A few days later back at the factory and a message pops up from my friends in Norway...

“Keith, thank you! First trip was amazing! Quick turns good, tips are floating, and nice edgehold on fast long curves on easier terrain.”

-Knut-Erik Tessnes - Besseggen Fjellsport, Vågå

So the EXP was born. And depending on how you build it I feel this could be a great friendly resort freeride carver as well as true to its design and name.... a great ski for you next expedition..

Grab your pair today and click here to make your plans to travel on the HØGRUTA Haute Route Norge.  Besseggen Fjellsport will gladly help you organizing the Høgruta skitour for 2017, and offer you exclusively the combination of local guides and professional guides, to provide you a safe, challenging and exotic ski trip!

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Praxis Skis welcomes Mountain Resort TV for a factory tour

Reporter Austyn Harrington caught up with Keith and Kevin O'Meara recently at the Praxis Skis headquarters in Incline Village to get the lowdown on Praxis Skis and the upcoming annual Custom Pre Order Sale. Watch the video!

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Digitally Stained Wood Veneer Art

Digitally Stained Wood Veneer Art

Wood Veneer GPOs

Get ready for our annual custom pre order sale starting March 30th. New for this year we will now be offering the option to have our graphics stained onto a wood veneer top skin. Several species of wood veneers will be available. Each slice of veneer exposes a unique grain offering a one of a kind look that cannot be reproduced. Pair one of these wood veneers with our expansive graphic library and incorporate mother nature into the artwork on your next pair of skis.

These digitally stained wood veneer tops are not only pieces of artwork, they have proven to be durable and functional additions to the skis integrity, offering a lighter and livelier ride. Shave up to 1/2 lb off the weight on a pair of skis by utilizing a wood veneer top skin. Here is a look at some of the skis we recently built with this new custom option.

Wood Veneer Ibex

Left: Sister Theresa; Middle: Powder Eagle; Right: Tabke PrototypeWood Veneer GPO Tabke; Left: Andorra 360 FWT16; Right: Andorra Finish FWT16Wood Veneer Tsunami Powder Boards; Brennan Lagasse, AKWood Veneer; Left: Tsunami Powder Boards; Right: Screaming Bear, Buet Train Station

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Drew Tabke's Notes on the GPO

Notes on the GPO

Words by Drew Tabke

Notes on the GPO

Dreaming, designing and riding a world championship ski…

GPO

I stood at the Col de Gentianes of Verbier, Switzerland and watched the orange sunlight retreat up the surrounding peaks. Among them, the Bec des Rosses, the venue for the final stop of the 2013 Freeride World Tour, where I had just won the overall world title.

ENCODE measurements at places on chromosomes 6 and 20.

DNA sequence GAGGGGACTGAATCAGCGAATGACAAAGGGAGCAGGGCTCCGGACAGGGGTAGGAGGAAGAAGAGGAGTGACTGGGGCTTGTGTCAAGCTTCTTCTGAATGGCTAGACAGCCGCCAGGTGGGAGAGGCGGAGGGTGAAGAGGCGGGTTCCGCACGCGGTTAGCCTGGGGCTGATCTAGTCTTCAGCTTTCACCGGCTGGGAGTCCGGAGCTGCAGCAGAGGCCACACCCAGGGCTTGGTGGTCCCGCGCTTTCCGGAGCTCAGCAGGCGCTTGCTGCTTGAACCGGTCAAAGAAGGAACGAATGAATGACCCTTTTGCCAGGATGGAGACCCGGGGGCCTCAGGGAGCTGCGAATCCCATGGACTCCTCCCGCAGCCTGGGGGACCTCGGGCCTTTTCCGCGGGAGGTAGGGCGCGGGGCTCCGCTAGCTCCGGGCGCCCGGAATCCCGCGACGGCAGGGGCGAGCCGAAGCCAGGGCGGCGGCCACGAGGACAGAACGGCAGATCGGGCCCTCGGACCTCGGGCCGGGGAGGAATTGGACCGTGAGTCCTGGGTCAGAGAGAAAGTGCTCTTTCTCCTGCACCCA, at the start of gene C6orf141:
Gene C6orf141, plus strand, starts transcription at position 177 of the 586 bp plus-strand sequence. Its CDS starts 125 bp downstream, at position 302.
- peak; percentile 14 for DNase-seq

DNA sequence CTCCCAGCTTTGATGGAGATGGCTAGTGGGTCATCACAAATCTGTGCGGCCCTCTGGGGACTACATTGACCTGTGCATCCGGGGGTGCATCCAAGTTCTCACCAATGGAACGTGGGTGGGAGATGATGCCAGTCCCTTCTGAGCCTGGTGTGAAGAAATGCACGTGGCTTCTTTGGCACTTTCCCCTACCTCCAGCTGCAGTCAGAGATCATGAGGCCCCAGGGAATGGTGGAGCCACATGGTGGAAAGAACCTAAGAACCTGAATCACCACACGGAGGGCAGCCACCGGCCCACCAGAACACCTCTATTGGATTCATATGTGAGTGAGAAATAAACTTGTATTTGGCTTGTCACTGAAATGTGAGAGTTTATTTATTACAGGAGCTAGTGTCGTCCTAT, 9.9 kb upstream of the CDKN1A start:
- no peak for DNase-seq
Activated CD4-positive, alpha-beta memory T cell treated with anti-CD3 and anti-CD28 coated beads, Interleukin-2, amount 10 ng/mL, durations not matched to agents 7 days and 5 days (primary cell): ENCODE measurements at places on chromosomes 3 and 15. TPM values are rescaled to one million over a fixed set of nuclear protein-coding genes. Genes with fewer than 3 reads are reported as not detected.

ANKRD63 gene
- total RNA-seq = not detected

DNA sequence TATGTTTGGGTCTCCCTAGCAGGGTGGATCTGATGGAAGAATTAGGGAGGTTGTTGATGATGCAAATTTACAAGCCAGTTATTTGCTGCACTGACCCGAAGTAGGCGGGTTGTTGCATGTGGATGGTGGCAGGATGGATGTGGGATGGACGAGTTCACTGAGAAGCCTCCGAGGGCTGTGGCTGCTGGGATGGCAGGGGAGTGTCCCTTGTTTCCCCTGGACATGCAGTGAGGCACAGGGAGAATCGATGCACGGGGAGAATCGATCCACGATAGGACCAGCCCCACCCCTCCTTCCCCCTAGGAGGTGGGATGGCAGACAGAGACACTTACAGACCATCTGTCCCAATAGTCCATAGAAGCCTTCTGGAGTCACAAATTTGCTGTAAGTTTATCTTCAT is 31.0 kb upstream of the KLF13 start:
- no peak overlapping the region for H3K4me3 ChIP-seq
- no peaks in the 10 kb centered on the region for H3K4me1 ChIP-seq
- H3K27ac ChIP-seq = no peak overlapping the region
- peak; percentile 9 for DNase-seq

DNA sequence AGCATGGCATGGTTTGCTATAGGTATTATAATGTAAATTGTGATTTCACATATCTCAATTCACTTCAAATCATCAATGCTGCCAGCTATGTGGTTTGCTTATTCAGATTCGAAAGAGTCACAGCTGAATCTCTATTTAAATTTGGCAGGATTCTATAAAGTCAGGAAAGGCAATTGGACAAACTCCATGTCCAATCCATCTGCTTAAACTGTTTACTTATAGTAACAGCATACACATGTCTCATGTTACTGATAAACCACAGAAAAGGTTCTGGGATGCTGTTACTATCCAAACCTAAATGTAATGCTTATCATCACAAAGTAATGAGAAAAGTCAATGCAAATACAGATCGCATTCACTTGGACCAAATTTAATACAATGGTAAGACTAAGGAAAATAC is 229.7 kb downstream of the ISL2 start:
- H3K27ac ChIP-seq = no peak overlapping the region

A river of thoughts was rushing through my head. Ten years of freeride competition filled with adventure and travel and loss and victory constituted my path up to this moment and a parade of voices, friends’ faces, and mountains flashed through my mind. In one hand I held the overall champion trophy that I had just been awarded. On the other hand, the skis that I rode at every event of the year: My pro model, the Praxis GPO.

The story that Praxis Skis has played in my career as a skier cannot be underestimated. Since I started riding their Powder Boards in 2007, they’ve been a steadfast source of support and innovation for me as well as the core group of skiers who support their small brand. Praxis is a puzzle piece that doesn’t always fit in to the makeup of the ski industry. For example, as an athlete it has been difficult to secure sponsorship from binding or boot sponsors without committing to a particular manufacturer’s ski line as well. But I’ve always believed that having access to the innovation and quality that a small brand like Praxis offers is well worth giving up a the visibility and contracts that can come with the bigger brands.

That’s why it was extremely gratifying to win the 2013 FWT and show people that these skier-crafted skis are not just based on some lofty ideals, but that they really are some of the best performing skis out there. It is important to mention here that Praxis Skis owner Keith O’Meara would never claim that his small brand is superior for any reason other than the quality of the product it is producing. He holds no beliefs as to the morals behind an Us vs. Them, David and Goliath narrative that pits Praxis against the corporate ski manufacturers. The foundation of Praxis Skis is and always has been craftsmanship and innovation.